When parents send their children to school, their expectation is that the children will be safe, cared for and protected from harm. Schools have responsibility for the well-being of the children they are educating. When a child is the victim of bullying, harassment or cyberbullying, and that child suffers emotional injury as a result, significant investigation and legal analysis may be needed to determine if others besides the bully should or can be held responsible for injuries to the child victim.
In a recent update, the Colorado School Safety Resource Center (CSSRC) has included language regarding bullying, harassment and cyberbullying in its definitions regarding the safety of children. In this public document, parents can view guidelines for parents and educators on how to prevent and stop bullying at school, after school and by use of school-owned equipment.
Bullying has no official definition, but the general understanding is that bullying is an intentional act that causes harm to others, and may include:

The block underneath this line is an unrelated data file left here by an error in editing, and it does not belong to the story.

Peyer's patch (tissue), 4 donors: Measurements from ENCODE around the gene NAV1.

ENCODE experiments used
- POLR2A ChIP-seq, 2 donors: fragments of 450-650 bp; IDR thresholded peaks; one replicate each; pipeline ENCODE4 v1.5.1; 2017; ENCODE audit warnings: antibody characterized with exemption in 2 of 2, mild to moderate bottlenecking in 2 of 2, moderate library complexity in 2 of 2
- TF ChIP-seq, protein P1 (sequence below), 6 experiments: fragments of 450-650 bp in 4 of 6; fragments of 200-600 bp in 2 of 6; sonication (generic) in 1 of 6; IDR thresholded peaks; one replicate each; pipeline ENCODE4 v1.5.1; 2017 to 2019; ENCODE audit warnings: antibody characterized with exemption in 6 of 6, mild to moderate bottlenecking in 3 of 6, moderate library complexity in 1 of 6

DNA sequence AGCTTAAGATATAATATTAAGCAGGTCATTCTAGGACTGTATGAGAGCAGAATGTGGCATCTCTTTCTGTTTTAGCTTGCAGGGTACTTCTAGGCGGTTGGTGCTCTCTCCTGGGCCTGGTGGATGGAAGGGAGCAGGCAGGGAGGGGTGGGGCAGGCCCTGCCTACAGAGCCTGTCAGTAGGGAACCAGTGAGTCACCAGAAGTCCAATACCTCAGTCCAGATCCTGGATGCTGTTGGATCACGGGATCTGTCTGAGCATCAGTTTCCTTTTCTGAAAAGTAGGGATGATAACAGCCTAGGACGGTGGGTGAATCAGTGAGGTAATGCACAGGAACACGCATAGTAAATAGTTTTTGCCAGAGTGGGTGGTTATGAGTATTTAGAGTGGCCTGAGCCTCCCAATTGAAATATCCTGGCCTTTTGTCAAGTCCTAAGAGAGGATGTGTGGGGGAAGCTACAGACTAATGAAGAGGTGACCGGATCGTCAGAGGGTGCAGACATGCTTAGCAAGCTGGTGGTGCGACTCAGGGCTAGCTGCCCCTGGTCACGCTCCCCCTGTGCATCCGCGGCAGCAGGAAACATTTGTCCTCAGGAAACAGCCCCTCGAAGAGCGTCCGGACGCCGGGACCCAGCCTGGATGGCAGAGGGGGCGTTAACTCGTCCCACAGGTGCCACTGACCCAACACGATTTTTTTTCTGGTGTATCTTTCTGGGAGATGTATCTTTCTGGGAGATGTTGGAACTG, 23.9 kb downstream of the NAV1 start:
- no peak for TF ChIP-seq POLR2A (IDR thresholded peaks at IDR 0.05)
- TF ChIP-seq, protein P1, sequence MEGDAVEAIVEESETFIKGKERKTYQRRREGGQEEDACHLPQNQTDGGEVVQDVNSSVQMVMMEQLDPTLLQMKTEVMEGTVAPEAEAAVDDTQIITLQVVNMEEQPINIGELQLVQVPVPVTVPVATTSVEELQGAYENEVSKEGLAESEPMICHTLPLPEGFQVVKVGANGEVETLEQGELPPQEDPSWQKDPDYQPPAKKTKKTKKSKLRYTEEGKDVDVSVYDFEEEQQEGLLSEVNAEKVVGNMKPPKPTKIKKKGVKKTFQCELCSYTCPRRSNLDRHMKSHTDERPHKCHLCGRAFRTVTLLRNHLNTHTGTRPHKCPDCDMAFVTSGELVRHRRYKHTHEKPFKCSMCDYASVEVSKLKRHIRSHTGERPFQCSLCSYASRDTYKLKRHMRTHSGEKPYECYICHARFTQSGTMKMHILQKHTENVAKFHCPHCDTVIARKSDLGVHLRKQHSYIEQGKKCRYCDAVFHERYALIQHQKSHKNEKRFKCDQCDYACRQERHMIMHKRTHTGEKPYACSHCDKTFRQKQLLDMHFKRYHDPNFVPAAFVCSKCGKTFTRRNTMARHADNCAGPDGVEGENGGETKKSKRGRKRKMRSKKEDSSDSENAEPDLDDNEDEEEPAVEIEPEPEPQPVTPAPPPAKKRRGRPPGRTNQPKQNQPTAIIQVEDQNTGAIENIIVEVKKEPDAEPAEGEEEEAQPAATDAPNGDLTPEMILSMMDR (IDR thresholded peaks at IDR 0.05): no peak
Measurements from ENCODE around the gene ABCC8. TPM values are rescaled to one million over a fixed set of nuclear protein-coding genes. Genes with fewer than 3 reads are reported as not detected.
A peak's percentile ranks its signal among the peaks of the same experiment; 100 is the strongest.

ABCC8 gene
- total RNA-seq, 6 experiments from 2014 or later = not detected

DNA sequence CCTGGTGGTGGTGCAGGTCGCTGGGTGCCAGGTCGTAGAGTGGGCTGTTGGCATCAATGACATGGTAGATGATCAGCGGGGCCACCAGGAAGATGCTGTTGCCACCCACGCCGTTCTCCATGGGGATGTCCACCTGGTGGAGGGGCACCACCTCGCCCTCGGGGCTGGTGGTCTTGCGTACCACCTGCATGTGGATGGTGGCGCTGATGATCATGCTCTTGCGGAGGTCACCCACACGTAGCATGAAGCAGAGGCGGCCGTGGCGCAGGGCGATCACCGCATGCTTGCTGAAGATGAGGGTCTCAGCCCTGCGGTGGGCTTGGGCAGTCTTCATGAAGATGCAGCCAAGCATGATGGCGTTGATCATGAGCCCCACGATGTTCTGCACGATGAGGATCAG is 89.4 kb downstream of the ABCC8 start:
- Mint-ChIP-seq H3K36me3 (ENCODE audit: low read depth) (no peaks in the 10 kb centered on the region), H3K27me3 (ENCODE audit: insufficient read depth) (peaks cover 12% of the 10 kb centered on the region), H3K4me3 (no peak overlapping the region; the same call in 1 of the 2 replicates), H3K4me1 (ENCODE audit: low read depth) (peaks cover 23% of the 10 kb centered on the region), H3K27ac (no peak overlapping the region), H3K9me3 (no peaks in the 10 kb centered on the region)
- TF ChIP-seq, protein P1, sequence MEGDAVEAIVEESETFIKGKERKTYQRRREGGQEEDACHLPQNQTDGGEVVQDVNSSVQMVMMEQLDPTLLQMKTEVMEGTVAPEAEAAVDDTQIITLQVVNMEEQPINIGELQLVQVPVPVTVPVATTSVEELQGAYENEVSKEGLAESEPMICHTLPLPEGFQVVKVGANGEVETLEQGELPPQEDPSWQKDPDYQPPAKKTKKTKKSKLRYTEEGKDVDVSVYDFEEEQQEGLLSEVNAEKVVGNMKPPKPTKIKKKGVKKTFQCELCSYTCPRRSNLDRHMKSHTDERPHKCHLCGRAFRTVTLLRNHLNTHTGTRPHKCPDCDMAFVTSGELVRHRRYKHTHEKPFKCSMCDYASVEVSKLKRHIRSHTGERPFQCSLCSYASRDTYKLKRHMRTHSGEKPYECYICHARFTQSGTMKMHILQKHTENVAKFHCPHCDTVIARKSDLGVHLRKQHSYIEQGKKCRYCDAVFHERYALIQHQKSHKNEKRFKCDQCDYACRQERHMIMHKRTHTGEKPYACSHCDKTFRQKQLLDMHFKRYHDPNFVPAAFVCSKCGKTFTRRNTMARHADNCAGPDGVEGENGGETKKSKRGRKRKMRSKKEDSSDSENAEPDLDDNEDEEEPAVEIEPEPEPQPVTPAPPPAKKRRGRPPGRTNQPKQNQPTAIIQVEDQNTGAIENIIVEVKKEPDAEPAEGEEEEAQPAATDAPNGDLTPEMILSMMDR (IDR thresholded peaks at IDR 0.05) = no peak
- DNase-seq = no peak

- Verbal Attacks
- Verbal Or Non-Verbal Harassmen
- Physical Assault
- Cyber Stalking
- Cyber Harassment
The classification of bullying may be modified in consideration of the emotional or physical damage that results in the individual case. In a number of recent publicized cases, children have committed suicide as the result of school-related bullying. Students who are bullied at school sometimes must obtain psychological or psychiatric treatment. Bullies may severely injure children on and off school grounds.
Schools and parents can affect the school environment and help prevent or stop bullying of individual students. The state’s guidelines recommend forming a multidisciplinary team or task force, including parents, teachers, administrators and students to address issues of bullying.
If a child is being bullied at school, cyber-bullied, or harassed by other children, others besides the bully may be liable for injuries they may sustain. If your child has sustained injuries, whether, physical, mental, or emotional, you should speak to a lawyer about your legal rights. Call 303-792-5595 or complete the form for a FREE case evaluation.